For my current simple needs, I used a 5-litre watering can to collect rainwater from roof edge drip, then transferred the water into recycled plastic bottles with screw tops for storage. It took less than ten minutes during steady rainfall to fill the watering can, which I repeated until I ran out of bottles. Now I need to store the bottles away from direct sunlight so that algae doesn’t grow in them. They hold over a week’s worth of water for our potted plants. This may be the start of something bigger, because I wish I’d saved more bottles, or had more of the large bottles!

If you want to find out more, visit the Public Utilities Board and National Environment Agency websites.

© 2017 curiousgardener.com All rights reserved.


Share

Another slap-and-dash trellis

So it happened again.

The bittergourd plant that sprouted in the undergrowth beneath a peacock flower tree, now protected by a pair of poles.

The bittergourd plant that sprouted in the undergrowth beneath a peacock flower tree, now protected by a pair of poles and a heap of mulch.

One of our plants – this time the small bittergourd – reached the end of its productive life, and we hadn’t started the next plant yet… and then I noticed a volunteer plant that had started growing where I wouldn’t have planted one – in the undergrowth beneath one of the peacock flower trees. It had managed to climb over two metres up the tree, which is why I noticed it – I’ve always found the leaves quite ornamental, and they caught my attention.

I don’t like wasting such opportunities, so I first considered pruning the tree to a shorter height and allowing the vine to grow on it. However, after pruning part of the tree, which is just in front of the house, we realised that it was actually shading the house from the sun, and that it was noticeably hotter, so a change in plan was needed.

Since I’m not averse to putting up trellises as and when necessary, it was time to do a little quick DIY work. The first thing to do was protect the spot where the plant had started growing. This was especially important as it’s an area that we’d likely go over with the strimmer when it’s time to cut the grass and weeds. I stuck the minimum two poles in – one for height, and the other to support it – with the vine between them.

You can't see it that clearly, but the bittergoud plant starts just behind the rooster - up the poles, the across to the right to the taller white pole. The second white pole is out of frame.

You can’t see it that clearly, but the bittergoud plant starts just behind the rooster – up the poles, then across to the right to the taller white pole. The vine is only about halfway across the horizontal pole at the moment. The second white pole is out of frame.

Next, I needed to provide some horizontal growing space for the vines, so I connected the top of the taller pole to another pole that happened to be about two metres away. That pole had a companion next to it, so I added another connection, creating a triangular area.

With the construction done, it was time to gently detach the vine from the tree and wind it around the trellis and give it time to settle in to its new home. The vine only reaches about halfway across at the moment, and I’ll be interested to see if it wants to keep growing towards the sunny side or back towards the tree. I’ve pruned the tree so it’s not easily accessible, but when a plant wants to go somewhere, it will find a way. At the worst, I think I’ll have to keep training it until it reaches the other end, then let it grow backwards… Anyway, we will be looking forward to enjoying the little bittergourds soon.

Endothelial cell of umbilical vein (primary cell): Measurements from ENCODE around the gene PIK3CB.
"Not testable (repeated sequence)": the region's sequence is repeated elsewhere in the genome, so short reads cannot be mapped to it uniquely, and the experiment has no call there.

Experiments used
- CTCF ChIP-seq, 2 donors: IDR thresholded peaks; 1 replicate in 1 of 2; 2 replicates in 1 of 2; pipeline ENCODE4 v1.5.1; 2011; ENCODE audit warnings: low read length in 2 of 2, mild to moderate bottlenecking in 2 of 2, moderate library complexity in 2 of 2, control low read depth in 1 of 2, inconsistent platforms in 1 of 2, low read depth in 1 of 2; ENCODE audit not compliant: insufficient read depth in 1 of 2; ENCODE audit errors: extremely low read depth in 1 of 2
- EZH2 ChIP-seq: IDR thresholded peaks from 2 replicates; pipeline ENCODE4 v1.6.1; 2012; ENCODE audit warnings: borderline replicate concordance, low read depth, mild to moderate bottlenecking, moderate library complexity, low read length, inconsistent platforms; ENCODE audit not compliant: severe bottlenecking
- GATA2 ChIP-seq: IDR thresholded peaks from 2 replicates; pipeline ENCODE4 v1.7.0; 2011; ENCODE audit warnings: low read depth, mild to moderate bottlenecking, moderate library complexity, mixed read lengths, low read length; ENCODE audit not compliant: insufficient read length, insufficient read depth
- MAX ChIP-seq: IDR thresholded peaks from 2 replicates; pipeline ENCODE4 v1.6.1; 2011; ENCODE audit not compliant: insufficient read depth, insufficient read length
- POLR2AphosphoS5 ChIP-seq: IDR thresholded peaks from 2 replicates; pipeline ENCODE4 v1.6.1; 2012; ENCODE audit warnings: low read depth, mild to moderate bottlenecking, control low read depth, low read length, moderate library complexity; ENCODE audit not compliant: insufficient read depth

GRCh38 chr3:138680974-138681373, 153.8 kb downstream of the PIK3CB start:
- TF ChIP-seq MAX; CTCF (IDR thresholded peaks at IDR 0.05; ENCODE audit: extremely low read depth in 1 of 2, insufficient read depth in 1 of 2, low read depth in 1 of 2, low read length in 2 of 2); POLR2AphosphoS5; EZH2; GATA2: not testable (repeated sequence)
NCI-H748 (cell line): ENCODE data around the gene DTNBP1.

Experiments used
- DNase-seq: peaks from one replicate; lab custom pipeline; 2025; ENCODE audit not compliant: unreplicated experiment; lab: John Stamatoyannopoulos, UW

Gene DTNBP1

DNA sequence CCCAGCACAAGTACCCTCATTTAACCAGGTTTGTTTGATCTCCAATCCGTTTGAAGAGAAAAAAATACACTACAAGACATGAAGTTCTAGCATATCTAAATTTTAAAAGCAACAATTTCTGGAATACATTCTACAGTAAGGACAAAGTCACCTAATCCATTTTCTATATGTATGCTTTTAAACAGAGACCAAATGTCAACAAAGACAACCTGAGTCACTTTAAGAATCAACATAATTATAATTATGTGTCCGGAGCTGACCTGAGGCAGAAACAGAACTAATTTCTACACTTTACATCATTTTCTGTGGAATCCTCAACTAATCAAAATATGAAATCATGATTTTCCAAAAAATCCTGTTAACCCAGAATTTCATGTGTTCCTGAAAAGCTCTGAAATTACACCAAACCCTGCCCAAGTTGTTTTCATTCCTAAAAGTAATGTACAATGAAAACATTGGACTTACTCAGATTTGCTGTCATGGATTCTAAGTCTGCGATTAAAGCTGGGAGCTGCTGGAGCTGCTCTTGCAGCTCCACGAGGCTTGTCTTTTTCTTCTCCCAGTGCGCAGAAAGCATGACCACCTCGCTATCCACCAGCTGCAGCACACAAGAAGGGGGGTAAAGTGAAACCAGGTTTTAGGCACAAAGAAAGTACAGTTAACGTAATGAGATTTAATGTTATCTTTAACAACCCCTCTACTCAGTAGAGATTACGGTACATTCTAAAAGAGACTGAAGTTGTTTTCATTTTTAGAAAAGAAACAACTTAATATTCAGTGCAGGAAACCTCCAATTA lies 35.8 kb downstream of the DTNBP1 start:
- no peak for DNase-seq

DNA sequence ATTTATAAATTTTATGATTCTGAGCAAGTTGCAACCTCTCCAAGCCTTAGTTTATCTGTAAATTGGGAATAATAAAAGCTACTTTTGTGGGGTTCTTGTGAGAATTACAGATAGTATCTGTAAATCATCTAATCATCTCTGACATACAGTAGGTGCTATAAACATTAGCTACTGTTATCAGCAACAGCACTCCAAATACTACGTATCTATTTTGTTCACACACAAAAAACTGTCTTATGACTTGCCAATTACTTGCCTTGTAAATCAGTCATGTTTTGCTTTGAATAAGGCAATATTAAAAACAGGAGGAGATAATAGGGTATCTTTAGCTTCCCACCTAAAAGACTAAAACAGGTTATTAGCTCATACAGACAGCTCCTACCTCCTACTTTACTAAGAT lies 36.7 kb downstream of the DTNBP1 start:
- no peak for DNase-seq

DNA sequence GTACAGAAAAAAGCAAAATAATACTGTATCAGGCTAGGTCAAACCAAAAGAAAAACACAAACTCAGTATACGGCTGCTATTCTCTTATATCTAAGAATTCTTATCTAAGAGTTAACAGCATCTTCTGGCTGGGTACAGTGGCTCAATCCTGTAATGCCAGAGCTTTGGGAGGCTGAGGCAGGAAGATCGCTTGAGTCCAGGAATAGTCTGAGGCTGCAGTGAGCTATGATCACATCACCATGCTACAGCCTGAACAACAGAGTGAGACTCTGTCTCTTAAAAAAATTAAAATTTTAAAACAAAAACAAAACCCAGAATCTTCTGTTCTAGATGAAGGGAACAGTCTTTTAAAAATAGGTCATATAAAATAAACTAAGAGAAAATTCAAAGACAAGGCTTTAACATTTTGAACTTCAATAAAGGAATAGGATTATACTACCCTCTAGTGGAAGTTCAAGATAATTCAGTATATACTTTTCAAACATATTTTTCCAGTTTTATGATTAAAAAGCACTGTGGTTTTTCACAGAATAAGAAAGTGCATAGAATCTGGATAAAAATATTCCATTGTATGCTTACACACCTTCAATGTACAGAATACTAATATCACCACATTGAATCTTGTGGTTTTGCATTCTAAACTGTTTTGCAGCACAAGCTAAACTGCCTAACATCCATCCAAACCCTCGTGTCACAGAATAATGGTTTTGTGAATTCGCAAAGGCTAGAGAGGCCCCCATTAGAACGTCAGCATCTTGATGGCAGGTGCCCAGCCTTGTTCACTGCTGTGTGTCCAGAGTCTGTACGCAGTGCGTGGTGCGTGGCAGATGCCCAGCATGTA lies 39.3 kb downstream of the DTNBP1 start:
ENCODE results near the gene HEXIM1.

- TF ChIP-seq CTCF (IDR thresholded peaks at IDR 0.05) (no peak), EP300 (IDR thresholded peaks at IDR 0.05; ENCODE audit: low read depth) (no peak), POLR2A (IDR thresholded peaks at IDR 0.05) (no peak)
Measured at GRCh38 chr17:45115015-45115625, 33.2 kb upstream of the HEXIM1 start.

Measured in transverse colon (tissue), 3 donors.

© 2017 curiousgardener.com All rights reserved.


Share

Year of the rooster

Our almost-resident rooster on one of his favourite perches.

Our almost-resident rooster on one of his favourite perches.

If you’re familiar with the Chinese Zodiac, you’ll know that 2017 is the Year of the Rooster. For whatever reason, we’ve been quite blessed this year with the presence of our neighbourhood’s wandering rooster. He’s been around for several years, starting off with very brief sightings. Then those became occasional day visits, prompting us to speculate that he belonged to someone somewhere down the lane. Then one morning we were delighted to see that he had stayed overnight in the curry leaf tree.

His visits used to be few and far between. We’d see him once every few months, then the timing closed to every few weeks. This year, he started visiting for longer periods of time – a couple of days, then he’d disappear, only to be heard crowing in the distance. I’m not convinced he belongs to anyone from the way he seems to travel so far and wide. However, he’s begun to stay for longer stretches of time. A few days became a week. A week became a couple of weeks. Now we’ve finally hit the “month” stage – he’s been here for almost two months!

The rooster perched up in the belimbing tree late in the evening as he settles in for the night. Yup, he sleeps up in trees!

The rooster perched up in the belimbing tree late in the evening as he settles in for the night. Yup, he sleeps up in trees!

We’ve all become very accustomed to each other, meaning the humans, dogs and Mr Rooster. He is comfortable around family members that he recognises and just minds his own business even if we pass within a metre of him – and by “we”, I mean both humans and dogs. He has also made himself comfortable in different parts of the garden, going to specific spots at around the same time every day. And he greets the neighbourhood every day (not necessarily only in the mornings) with his strident, repeated crowing.

It looks like we may have been adopted. Or, perhaps in typical wandering rooster fashion, he will traipse off to another corner of the kampong and entertain another family for a while. However, I feel that he has earned his place as part of the totem of this blog.

© 2017 curiousgardener.com All rights reserved.


Share